Mandela was already out of office, but nevertheless had the clout to visit, despite the politics. Jerusalem carries huge significance for Jews, particularly the Kotel, but to Muslims Jewish control of it is anathema.

Nothing in politics is fixed forever, there are too many variables. In South Africa, minority groups such as the Jewish community who once held major sway in government and elsewhere are experiencing significant contractions in how they are perceived and treated, although Jews still wield economic influence through business and major corporates.

The growing Muslim interests are becoming more important to the SA government than they were before. As this shrinking SA Jewish community, once a jewel of the Jewish world, loses its influence and its confidence, it’s a painful reality for Jews to accept, and they need to guard against too much pessimism. But it is better to look this scenario straight in the eye, to re-format the community’s understanding of itself, where its strengths lie and its new place in this evolving new country, rather than deny it and hanker after the ‘good old days’. Even if some of the best of the Jewish community in all fields – business, the arts, and others – have left for safer shores, the basis on which they grew up here is strong enough to re-invigorate itself.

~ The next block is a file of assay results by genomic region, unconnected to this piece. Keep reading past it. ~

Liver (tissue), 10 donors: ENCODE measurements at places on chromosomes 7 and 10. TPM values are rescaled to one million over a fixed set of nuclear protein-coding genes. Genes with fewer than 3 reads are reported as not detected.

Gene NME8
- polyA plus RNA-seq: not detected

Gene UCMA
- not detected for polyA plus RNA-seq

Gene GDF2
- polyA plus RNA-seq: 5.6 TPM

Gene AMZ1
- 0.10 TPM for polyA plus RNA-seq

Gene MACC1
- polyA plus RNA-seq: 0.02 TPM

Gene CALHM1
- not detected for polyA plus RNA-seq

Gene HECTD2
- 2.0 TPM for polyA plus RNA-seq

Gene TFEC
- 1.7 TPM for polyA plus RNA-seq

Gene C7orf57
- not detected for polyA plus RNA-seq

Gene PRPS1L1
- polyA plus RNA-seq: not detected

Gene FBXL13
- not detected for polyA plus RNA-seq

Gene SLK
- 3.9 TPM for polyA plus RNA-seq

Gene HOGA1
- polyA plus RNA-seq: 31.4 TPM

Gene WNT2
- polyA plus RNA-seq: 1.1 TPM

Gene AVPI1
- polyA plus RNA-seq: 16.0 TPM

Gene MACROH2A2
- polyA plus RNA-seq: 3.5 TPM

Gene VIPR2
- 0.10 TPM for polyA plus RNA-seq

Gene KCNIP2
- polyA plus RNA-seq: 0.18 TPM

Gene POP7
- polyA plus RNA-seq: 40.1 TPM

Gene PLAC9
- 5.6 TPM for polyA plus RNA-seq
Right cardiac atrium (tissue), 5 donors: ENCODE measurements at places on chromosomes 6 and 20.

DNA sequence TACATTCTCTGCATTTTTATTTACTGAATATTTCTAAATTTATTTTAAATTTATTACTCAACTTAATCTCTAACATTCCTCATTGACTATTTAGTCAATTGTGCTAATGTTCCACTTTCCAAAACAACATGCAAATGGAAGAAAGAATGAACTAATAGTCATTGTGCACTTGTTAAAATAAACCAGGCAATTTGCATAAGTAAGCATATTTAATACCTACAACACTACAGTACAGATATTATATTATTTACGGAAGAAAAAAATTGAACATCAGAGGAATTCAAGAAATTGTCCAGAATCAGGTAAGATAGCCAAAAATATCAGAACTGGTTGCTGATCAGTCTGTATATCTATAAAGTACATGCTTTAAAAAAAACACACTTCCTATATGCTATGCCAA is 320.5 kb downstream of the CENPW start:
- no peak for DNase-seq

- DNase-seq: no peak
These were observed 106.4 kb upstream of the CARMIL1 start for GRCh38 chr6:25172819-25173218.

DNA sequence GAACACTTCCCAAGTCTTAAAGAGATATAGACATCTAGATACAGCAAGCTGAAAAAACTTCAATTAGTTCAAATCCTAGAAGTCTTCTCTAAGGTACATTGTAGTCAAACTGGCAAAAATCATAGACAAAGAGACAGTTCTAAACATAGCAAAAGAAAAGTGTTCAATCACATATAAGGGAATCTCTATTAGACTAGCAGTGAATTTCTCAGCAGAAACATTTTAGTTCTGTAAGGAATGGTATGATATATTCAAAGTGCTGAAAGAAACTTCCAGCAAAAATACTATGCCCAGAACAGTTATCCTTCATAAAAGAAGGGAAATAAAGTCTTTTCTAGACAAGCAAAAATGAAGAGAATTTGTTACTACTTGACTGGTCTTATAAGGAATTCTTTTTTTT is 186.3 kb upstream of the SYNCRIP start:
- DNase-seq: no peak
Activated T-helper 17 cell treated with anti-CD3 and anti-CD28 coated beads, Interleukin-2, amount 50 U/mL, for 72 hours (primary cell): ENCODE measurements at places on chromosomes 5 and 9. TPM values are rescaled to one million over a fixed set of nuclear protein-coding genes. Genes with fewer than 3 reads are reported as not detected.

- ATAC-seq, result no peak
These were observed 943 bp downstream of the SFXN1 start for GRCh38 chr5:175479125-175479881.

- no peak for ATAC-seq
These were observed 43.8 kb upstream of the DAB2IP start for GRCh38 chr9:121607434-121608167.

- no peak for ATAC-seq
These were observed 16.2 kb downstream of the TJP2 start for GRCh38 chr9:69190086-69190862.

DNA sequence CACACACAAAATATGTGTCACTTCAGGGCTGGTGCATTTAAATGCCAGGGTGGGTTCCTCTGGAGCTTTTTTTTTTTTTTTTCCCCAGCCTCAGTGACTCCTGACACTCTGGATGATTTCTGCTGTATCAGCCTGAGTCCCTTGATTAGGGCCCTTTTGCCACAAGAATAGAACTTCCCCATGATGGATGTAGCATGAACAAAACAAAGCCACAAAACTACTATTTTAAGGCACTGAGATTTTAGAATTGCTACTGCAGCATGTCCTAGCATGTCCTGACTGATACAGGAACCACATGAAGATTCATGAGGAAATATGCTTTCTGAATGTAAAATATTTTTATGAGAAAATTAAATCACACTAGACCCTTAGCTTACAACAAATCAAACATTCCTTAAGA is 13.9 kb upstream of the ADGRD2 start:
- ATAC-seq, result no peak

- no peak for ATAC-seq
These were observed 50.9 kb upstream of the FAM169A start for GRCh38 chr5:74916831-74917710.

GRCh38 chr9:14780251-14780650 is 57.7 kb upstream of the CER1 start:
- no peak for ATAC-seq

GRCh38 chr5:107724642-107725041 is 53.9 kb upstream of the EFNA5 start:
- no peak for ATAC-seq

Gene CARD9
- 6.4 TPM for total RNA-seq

It will not be easy. The Jewish presence in SA society is sparser than ever; many South Africans, such as those in rural schools, grow up and live without ever encountering a Jew and are left only with stereotypes that they hear or read about.